The Poor People’s Campaign: A Uniting Religious Narrative

May 15th, 2018

In Exodus, Pharaoh dismissed the cry of the Hebrew slaves, calling them, “lazy, lazy” (Exodus 5:17). It’s the same rhetoric used against the poor and the disenfranchised today. We justify our society’s massive economic inequality by calling some people “makers” and others “takers.” But there are movements that are challenging this distorted religious and moral narrative.

On Monday, thousands of people kicked off forty days of protest as part of the Poor People’s Campaign: A National Call for Moral Revival. After a rally, groups of protesters blocked traffic in Washington, D.C. A similar action took place near me in Alabama, in our state capitol of Montgomery.

At both events, those who had been trained in nonviolent civil disobedience were arrested. Some of them were my friends.

You may have heard of the Moral Monday Movement, a series of protests in North Carolina that began in 2007, and gathered steam and national attention in 2012. It was led by Rev. William Barber. The movement targeted the state legislature’s attacks on health care and voting rights, but it was not limited to a single issue. Rev. Barber has stated that it doesn’t make sense to focus on only a single issue, since the injustices that keep people poor are part of a complex interlocking system. Clergy and laypeople gathered in the rotunda of the state capitol, preaching, singing songs, and chanting, until some of them were arrested and others were forced to disperse.

It happened every single week. Eventually it drew national attention.

Now that same spirit is spreading nationwide, and it is happening in multiple states. The name hearkens back to the Poor People’s Campaign launched by Rev. Dr. Martin Luther King, Jr. fifty years ago, but its tagline: “A National Call for Moral Revival” highlights that it is a new stage of the work. Perhaps the biggest challenge this movement faces is the national myth that our country consists of the deserving rich, who create jobs, innovate, work hard, and are responsible for everything good that happens in our country; and the poor, who are simply liabilities who leech off the government for “free stuff.” This myth insinuates itself into all of our public life, even—perhaps especially—in our churches.

I have heard Christians claim that there is no poverty in the United States, because even poor people have television. I have heard them say there is no poverty in the United States because unemployment is low.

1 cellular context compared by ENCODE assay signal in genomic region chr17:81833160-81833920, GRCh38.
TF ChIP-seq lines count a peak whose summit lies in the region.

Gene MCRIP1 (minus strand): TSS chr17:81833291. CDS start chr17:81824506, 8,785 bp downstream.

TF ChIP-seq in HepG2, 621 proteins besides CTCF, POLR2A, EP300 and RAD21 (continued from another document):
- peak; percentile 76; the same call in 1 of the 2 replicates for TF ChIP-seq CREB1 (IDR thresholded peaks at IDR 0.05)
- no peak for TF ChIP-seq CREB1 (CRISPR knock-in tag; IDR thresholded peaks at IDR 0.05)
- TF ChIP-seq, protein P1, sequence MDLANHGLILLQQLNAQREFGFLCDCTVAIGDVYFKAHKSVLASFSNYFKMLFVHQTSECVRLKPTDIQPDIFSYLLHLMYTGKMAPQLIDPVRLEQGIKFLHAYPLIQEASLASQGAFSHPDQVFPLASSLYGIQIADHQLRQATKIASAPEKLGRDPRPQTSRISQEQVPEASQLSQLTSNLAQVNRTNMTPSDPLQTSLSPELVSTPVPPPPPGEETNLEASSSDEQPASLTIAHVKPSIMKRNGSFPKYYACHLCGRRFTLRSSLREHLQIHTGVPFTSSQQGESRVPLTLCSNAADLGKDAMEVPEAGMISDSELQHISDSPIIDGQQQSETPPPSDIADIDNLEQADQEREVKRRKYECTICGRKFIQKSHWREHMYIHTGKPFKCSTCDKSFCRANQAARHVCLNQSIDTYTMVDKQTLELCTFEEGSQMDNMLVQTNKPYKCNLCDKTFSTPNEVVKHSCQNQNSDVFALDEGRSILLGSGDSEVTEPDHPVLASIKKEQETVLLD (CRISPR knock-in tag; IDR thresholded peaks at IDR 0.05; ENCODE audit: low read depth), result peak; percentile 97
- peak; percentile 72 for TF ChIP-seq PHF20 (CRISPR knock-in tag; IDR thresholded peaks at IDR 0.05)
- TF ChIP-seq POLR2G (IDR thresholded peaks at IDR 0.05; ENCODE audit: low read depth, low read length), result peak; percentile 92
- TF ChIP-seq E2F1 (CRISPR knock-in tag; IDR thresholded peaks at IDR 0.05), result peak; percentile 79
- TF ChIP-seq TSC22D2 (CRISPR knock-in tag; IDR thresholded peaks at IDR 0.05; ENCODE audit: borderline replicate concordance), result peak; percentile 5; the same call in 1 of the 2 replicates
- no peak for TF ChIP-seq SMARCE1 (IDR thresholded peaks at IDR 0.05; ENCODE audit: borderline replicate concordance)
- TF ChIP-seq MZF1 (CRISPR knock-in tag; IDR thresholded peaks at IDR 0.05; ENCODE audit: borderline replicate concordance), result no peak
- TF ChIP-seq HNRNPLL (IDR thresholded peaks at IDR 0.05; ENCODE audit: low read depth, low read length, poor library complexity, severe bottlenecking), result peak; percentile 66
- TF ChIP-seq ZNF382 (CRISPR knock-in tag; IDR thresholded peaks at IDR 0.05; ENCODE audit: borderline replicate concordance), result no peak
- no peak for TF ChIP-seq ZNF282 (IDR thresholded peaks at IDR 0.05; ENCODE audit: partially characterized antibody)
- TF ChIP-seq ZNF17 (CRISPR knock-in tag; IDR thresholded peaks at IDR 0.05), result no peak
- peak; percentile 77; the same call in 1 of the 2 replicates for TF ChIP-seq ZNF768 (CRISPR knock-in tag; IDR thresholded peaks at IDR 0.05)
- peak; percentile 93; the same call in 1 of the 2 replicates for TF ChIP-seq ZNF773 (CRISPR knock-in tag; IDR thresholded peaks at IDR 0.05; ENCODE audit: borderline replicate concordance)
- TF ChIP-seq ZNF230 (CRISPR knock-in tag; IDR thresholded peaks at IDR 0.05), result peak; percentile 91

The truth is that even a fully-employed family working at minimum wage cannot support itself; that students going to community college to claw their way out of poverty often have to choose between financial aid and food aid; that even in families that consider themselves middle-class, a single illness or accident for anyone in the household can bankrupt them and place them in poverty for the rest of their lives. Wages have been stagnant and inequality has grown for the last fifty years, and we have fewer voting rights protections than we did fifty years ago when Dr. King led the first Poor People’s Campaign.

In response, over the next forty days, the Poor People’s Campaign: A National Call for Moral Revival will highlight specific issues each week that link with poverty. This first week was focused on women, children, and the disabled who are in poverty. Subsequent protests will focus on systemic racism and its link with poverty, militarism and the proliferation of gun violence, ecological devastation and health care, and the right to a living wage and housing.

As a pastor and follower of Jesus Christ, I am not neutral in this fight. In my own state, I am part of Faith in Action Alabama, which is also part of a national network called Faith in Action (formerly PICO). I help churches train leaders and develop justice teams in their local congregation to learn and act on these and other issues. The reason more and more people are getting involved in community organizing through their churches and religious communities is that our faith traditions are rooted in stories of God’s care for those society considers “the least of these” (Matthew 25:40). God consistently holds the rulers of a country accountable for neglecting God’s starving sheep (Ezekiel 34:10), and also blames the fat sheep (the rich) for not only taking more than their fair share, but polluting the environment while doing so (Ezekiel 34:18).

For the last fifty years, religion in the public sphere has been used primarily as a series of wedge issues to pry apart various constituencies—especially along race and gender lines. But poverty unites people of various demographics. Our faith also gives us a uniting justice narrative that proclaims release to the captives (in this country that has the highest incarceration rate in the world), recovery of sight to the blind (in this country that has some of the worst health care outcomes in the developed world), and good news to the poor (Luke 4:18). Like Micah (4:4), we share a vision of a kingdom where everyone will one day have more than enough to eat because they will sit in the shade of their own vine and fig tree, and no one shall make them afraid anymore.

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